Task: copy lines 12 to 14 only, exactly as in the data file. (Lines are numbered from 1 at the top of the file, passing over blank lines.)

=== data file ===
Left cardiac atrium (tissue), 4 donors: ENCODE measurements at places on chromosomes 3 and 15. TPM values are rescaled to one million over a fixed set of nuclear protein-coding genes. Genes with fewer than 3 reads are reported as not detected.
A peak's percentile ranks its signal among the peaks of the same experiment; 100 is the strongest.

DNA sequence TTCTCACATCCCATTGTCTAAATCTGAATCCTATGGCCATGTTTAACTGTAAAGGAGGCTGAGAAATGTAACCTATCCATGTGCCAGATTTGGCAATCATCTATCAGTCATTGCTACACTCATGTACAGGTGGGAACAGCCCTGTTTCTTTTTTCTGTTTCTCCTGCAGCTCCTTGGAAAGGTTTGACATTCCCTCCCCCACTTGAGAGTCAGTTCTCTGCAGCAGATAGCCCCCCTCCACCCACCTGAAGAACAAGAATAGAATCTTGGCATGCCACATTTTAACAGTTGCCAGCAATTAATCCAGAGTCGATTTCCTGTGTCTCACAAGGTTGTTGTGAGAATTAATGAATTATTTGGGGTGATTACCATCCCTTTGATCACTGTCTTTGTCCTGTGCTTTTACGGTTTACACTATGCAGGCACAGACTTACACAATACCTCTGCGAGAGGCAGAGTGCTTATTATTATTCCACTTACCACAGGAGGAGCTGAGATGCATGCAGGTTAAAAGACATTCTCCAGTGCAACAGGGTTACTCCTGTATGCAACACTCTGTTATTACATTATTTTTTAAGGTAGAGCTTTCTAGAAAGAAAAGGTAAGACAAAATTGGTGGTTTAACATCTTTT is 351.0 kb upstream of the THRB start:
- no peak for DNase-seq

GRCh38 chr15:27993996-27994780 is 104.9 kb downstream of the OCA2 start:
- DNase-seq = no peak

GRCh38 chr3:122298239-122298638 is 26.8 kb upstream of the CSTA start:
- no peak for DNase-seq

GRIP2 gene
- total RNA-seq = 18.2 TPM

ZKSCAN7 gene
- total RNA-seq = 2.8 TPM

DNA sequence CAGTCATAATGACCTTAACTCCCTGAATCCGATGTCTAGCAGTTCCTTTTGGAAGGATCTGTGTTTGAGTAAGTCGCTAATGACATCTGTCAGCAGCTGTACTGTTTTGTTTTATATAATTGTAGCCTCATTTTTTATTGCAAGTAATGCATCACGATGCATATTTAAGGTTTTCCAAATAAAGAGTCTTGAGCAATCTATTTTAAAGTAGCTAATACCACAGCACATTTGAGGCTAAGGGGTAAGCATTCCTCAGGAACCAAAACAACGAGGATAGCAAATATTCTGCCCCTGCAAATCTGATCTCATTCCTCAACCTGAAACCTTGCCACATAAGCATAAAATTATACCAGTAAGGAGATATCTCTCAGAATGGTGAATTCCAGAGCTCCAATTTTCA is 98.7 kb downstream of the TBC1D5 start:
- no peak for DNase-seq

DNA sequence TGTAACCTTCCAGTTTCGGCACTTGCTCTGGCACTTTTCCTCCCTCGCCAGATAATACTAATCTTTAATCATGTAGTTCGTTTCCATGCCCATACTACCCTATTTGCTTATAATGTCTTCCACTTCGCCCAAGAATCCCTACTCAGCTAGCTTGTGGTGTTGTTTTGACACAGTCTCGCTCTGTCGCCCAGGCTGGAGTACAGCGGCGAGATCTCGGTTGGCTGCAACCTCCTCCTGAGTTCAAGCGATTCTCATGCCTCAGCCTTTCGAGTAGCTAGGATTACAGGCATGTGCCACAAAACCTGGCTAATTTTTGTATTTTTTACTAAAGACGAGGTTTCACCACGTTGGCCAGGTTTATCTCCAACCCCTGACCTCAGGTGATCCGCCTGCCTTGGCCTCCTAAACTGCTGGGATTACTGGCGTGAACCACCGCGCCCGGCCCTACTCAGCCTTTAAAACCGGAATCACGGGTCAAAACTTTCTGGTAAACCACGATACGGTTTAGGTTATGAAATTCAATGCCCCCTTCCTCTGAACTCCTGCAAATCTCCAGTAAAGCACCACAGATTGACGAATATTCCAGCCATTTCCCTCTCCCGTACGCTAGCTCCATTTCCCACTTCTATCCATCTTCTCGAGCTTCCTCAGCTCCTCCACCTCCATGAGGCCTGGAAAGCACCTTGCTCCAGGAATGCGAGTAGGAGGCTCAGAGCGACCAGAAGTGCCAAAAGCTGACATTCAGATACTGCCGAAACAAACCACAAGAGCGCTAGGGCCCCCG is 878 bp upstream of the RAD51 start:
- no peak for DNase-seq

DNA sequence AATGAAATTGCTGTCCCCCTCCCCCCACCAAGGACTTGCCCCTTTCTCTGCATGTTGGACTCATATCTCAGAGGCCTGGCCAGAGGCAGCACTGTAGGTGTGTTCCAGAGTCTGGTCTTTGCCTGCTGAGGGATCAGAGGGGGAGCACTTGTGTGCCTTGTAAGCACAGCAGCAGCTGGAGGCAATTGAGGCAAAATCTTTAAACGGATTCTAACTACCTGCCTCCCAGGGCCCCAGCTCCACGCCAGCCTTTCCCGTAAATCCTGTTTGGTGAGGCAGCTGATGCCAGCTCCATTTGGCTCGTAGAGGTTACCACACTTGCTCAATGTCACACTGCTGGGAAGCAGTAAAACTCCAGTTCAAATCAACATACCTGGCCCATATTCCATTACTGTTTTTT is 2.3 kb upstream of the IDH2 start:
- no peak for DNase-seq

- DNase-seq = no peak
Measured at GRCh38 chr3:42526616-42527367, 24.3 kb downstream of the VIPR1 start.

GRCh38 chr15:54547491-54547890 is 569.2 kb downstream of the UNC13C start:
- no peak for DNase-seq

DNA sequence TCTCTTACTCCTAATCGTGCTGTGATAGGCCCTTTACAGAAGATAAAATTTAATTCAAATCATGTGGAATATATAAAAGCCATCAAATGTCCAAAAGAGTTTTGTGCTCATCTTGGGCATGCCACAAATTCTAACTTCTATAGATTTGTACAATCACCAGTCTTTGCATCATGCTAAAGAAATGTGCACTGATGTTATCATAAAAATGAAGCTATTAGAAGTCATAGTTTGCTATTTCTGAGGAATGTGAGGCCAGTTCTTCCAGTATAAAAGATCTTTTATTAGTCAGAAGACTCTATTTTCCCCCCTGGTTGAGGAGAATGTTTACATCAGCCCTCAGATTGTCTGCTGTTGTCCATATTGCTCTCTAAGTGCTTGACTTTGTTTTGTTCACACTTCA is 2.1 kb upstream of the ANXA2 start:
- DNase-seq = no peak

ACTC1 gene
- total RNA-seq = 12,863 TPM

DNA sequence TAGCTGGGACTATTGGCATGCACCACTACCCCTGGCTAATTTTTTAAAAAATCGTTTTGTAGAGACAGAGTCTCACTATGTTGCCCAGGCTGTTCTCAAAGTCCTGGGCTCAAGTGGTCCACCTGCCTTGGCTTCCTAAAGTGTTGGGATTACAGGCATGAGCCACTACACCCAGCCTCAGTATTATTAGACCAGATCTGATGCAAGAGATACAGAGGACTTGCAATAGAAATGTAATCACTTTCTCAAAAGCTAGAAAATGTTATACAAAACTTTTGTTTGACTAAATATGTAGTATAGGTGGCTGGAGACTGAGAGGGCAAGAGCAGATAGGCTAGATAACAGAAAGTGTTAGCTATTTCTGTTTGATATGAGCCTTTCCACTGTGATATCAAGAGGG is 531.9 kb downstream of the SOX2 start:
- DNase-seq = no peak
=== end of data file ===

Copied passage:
- total RNA-seq = 2.8 TPM

DNA sequence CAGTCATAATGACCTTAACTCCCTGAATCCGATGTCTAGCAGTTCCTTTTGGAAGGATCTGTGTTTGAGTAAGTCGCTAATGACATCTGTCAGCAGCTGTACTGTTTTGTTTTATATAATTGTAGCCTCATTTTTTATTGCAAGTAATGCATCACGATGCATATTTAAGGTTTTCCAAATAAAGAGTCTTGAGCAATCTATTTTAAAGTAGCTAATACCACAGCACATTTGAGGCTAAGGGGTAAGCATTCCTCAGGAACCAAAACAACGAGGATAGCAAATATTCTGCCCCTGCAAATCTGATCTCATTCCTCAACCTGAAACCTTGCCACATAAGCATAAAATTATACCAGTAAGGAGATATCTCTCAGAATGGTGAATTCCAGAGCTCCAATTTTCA is 98.7 kb downstream of the TBC1D5 start:
- no peak for DNase-seq